For many readers now, the latest series based on the original Percy Jackson and the Olympian series has fallen short of expectations. Rick Riordan’s latest foray into The Heroes of Olympus series, The Mark of Athena, might mean a return back to the vastly entertaining original series starring Percy Jackson.
Unfortunately, first Riordan needs to get rid of all the excess baggage surrounding Percy. Namely, head honcho of the Romans, Jason, and his much-unneeded drama llama.
The Mark of Athena starts off with the Greek contingent flying off to meet the Romans at their demigod camp near San Francisco with Percy, Annabeth, Leo, Hazel, Jason, Piper and Frank (and the satyr chaperone, Coach Gleeson Hedge). Annabeth is nervous, since before most wars had started with the Greek and Roman demigods going to war (which, minor quibble here, is completely against the claim made in the original series, when children of the “Big Three” — Zeus, Poseidon and Hades — all were great leaders who caused war amongst each other). However, she is more nervous as it is shown that she has received a visit from Athena herself, who happens also to be Annabeth’s mother. Athena tells her to follow the Mark of Athena and avenge her, which confuses Annabeth to no end. However, she is forced to put the thought aside as the Argo II — Leo’s redesigned ship — hovers over the Roman demigod camp and they are met by an angry and confused contingent of Romans. Reyna, who with Jason is co-leader of the Romans, manages to keep everything from going badly as the Romans hear out the Greeks plans, and that their common enemy is Gaea herself. However, after Leo goes back to the Argo II, the ship begins to launch an attack upon Romans and Greeks alike, driving a permanent wedge between the two camps. The six other demigods make it back to the ship, where they find a confused Leo, who claims he did not attack the Romans on purpose, but that something made him do it.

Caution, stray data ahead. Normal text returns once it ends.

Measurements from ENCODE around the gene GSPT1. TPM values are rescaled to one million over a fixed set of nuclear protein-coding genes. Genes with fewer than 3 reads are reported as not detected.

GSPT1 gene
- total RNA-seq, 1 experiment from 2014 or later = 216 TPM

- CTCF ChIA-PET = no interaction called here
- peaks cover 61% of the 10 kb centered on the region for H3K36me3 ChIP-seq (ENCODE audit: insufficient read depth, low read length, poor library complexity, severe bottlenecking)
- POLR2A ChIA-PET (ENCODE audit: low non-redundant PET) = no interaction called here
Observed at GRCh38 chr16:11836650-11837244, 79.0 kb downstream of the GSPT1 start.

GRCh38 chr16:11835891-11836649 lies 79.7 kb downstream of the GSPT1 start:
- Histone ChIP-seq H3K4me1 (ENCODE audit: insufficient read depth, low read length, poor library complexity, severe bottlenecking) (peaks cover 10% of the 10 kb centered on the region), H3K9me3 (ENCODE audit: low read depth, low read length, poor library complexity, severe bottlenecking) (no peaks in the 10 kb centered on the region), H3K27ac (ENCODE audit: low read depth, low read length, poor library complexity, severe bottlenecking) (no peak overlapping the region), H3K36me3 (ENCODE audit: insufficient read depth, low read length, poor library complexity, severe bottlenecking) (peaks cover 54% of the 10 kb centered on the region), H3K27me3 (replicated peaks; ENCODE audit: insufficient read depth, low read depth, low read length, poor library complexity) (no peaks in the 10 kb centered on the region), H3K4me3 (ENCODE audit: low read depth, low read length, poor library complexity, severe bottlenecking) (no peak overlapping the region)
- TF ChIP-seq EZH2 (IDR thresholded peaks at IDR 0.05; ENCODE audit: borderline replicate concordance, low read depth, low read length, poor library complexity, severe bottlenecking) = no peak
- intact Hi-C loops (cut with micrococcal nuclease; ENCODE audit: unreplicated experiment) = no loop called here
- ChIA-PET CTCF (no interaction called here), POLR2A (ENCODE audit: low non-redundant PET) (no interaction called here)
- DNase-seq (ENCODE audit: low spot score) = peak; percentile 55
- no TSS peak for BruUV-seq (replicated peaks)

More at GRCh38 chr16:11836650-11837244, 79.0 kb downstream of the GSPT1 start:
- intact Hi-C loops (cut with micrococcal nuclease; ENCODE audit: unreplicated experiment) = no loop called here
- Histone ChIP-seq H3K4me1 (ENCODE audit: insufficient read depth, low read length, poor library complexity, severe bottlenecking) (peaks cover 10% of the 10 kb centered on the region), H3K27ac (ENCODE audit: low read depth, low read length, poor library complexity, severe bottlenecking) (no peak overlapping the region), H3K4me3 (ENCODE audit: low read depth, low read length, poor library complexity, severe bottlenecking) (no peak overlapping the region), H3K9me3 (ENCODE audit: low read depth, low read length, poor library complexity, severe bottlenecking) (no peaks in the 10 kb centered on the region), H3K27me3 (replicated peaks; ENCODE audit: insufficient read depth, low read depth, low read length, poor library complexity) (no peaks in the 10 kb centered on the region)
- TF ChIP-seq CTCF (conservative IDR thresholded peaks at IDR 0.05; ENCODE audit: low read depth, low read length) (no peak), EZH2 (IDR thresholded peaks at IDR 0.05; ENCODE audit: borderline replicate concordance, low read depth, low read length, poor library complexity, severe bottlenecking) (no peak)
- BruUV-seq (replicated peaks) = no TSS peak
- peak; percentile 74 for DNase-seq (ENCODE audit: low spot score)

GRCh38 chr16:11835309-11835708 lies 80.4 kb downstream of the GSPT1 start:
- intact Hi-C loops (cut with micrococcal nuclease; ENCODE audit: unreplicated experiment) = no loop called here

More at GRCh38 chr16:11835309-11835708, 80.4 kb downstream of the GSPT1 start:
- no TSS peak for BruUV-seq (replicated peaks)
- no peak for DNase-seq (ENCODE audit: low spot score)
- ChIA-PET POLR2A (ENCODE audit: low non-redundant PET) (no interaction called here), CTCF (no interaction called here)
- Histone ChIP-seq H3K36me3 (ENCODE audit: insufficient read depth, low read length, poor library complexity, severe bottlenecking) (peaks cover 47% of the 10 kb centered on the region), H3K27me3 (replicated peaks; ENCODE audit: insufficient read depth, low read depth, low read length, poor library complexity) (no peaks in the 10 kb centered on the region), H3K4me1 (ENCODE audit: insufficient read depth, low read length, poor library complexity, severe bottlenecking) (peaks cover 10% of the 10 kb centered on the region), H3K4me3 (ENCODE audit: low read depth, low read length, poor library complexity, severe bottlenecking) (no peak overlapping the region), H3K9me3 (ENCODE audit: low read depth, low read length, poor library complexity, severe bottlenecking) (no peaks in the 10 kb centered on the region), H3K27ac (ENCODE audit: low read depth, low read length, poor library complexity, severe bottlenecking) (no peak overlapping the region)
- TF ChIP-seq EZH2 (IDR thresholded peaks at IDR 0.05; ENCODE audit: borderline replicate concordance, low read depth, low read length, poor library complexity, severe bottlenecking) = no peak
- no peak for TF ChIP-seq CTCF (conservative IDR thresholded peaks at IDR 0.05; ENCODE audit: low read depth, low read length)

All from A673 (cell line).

Confused but on the run from the vengeful Romans (led by Octavius, slayer of teddy bears — one of the more funnier characters Riordan has ever come up with), the seven demigods meet Dionysus/Bacchus on the road across the country in the middle of Kansas. He tells them that they should seek out Phorcys, an ancient sea god from before the time of the Olympians, who is currently residing in Atlanta. They wonder why an ancient sea god is in Atlanta, which isn’t really near the ocean (about 200 miles away, give or take) but the demigods continue anyways. Meanwhile, Annabeth discovers just what the Mark of Athena leads to — the lost statue Athena Pathenos, which had been stolen by the Romans during Greece’s decline and is a major cause to the conflict between Greeks and Romans.
Clever twists and turns abound throughout this book, which leads me to believe that the author is back on track with the same voice that led to the original wonderment which the reader felt in the Percy Jackson novels. The pacing is fairly decent this time, though the book drags whenever the reader is on Leo’s POV, which is odd because Leo makes the average demigod seem calm. Maybe it’s due to the character’s excitement being so high that the author felt that he needed to convey more details around him? I’m not certain, but it does take a little bit away from Leo as a whole. Frank, on the other hand, would probably have been a more interesting character.
The plot is solid, though I did question the spirits which caused a lot of problems for the gang as they went on their quest. It was a mildly convenient plot tool for them to be around, though it sorta made sense. It was an easy out for the author, however, so I won’t begrudge him that. Still, part of me wanted a bit more of a challenge when it camer to character motivation.
Better than the previous installments of the series, though not quite to par with the original five books.